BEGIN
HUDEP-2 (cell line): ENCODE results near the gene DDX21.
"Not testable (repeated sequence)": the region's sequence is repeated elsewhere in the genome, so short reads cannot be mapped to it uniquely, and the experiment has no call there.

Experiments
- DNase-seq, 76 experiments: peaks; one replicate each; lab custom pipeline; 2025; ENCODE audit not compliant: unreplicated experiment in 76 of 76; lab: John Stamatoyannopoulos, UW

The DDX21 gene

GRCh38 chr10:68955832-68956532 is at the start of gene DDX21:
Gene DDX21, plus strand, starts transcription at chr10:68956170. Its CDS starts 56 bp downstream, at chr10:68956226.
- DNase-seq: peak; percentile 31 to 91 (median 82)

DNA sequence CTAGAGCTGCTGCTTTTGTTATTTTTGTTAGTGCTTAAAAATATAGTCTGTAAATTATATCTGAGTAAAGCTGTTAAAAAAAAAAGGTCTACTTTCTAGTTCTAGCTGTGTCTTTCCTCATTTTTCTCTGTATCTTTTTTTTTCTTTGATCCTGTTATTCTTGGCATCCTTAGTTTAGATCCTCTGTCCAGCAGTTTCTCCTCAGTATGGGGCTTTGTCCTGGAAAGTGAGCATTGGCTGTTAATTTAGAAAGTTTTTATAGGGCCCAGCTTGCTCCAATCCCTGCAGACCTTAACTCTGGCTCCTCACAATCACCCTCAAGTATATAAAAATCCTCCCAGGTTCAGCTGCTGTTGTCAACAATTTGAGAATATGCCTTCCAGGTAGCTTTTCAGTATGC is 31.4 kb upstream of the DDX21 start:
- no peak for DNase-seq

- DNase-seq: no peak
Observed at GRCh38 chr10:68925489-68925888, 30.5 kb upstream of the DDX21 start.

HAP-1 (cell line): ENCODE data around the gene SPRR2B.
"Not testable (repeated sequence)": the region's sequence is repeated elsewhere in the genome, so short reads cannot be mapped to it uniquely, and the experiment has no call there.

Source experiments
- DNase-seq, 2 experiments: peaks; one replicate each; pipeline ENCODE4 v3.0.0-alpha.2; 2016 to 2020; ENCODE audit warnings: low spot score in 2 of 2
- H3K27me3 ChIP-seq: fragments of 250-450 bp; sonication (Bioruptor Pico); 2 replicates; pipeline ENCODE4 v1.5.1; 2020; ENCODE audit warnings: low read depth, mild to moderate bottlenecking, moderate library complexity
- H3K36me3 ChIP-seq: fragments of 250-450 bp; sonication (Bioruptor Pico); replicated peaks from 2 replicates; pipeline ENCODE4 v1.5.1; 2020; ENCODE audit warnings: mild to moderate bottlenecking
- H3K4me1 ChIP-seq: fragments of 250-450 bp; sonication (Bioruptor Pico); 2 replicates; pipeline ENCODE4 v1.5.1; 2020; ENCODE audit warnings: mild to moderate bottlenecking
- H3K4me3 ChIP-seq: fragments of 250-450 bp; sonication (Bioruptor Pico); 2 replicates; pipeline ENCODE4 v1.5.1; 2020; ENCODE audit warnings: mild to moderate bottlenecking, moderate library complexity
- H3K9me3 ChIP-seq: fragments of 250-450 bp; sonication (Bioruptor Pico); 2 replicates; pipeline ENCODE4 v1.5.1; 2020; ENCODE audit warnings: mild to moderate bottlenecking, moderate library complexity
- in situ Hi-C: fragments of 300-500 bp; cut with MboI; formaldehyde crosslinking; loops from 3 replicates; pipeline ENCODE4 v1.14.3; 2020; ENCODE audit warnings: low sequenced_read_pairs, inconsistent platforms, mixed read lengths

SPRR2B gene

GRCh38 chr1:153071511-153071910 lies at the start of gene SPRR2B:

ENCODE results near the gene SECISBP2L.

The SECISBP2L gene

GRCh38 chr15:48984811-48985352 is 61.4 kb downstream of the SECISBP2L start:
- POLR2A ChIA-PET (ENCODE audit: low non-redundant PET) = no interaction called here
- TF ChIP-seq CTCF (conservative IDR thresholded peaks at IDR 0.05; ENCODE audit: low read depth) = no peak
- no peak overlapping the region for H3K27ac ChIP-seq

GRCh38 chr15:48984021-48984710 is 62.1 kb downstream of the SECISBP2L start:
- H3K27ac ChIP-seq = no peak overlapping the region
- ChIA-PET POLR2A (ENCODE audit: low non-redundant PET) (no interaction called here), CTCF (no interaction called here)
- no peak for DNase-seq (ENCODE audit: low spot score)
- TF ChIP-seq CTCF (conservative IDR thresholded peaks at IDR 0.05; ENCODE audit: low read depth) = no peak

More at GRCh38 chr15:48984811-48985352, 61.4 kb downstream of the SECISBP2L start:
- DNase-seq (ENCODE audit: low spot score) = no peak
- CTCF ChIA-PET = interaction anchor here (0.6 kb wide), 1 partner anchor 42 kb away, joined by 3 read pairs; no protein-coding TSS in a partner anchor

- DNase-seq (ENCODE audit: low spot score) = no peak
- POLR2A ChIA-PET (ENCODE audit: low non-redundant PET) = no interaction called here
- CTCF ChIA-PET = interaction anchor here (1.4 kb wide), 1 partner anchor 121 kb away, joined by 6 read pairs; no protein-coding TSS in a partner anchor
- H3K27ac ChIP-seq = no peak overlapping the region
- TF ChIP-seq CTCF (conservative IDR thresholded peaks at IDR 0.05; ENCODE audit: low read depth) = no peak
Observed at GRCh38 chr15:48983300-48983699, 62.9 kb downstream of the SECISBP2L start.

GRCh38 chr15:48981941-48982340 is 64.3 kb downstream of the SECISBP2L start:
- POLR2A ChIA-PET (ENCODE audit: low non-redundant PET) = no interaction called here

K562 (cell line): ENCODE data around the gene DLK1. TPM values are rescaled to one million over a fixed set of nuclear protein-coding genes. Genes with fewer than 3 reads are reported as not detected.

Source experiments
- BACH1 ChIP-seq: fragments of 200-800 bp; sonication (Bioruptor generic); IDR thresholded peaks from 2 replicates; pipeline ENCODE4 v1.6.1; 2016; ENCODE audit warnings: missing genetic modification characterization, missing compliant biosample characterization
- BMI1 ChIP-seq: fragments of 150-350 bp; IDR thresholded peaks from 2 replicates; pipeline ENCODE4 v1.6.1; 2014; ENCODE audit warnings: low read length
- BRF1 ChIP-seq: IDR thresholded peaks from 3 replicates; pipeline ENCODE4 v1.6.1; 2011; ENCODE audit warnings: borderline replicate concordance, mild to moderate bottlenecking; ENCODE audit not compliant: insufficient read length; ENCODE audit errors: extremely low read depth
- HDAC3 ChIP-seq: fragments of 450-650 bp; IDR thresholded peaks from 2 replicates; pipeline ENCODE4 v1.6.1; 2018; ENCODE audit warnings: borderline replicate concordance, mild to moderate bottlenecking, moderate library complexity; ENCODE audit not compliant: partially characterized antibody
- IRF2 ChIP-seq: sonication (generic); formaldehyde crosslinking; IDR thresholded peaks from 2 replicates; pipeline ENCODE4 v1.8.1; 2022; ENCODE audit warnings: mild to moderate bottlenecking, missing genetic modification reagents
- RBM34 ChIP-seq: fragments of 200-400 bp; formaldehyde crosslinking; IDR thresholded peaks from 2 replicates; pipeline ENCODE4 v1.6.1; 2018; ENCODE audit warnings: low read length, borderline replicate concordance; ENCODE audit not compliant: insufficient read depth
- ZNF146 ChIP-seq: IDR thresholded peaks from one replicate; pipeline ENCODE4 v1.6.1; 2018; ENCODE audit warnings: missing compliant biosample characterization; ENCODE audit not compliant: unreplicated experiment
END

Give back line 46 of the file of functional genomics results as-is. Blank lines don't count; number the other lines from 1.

- POLR2A ChIA-PET (ENCODE audit: low non-redundant PET) = no interaction called here